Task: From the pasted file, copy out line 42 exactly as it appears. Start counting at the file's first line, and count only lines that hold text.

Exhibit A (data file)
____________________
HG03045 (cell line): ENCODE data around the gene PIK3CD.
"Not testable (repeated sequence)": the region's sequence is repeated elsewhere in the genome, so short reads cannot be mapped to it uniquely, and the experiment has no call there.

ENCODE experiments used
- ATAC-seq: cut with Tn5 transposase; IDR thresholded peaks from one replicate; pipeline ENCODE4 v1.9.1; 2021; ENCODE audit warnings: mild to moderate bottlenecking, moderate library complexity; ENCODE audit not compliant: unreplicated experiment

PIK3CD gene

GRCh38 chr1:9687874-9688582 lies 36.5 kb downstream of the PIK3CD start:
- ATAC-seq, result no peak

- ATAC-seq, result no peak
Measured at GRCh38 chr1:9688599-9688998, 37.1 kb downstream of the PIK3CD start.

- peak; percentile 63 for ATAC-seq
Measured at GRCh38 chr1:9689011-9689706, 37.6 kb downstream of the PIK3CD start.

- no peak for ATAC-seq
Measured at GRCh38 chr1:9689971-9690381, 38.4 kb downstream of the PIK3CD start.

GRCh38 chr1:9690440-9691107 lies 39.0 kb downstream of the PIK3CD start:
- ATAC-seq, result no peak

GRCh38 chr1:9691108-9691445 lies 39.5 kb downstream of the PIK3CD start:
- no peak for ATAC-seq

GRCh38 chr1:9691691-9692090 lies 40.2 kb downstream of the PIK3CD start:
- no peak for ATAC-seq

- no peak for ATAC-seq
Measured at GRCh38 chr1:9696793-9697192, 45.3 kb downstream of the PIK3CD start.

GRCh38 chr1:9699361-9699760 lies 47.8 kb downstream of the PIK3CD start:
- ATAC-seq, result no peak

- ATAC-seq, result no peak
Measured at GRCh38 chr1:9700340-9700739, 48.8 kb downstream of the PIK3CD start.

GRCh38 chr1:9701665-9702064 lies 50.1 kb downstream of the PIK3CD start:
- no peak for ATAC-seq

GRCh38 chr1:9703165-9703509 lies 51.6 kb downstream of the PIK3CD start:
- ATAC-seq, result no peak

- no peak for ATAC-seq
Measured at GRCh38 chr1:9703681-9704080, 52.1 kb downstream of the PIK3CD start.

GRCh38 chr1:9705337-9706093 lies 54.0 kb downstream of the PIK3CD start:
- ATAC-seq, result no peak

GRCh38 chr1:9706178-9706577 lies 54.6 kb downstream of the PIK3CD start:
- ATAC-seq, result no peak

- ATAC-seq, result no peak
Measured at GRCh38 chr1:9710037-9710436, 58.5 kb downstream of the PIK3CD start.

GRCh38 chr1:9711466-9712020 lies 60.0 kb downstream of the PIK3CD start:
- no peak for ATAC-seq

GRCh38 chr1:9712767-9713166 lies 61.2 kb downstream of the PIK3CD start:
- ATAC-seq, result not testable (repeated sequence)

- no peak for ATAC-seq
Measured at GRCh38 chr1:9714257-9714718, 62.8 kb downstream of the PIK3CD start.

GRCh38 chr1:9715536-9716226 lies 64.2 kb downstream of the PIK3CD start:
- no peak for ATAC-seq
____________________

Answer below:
- no peak for ATAC-seq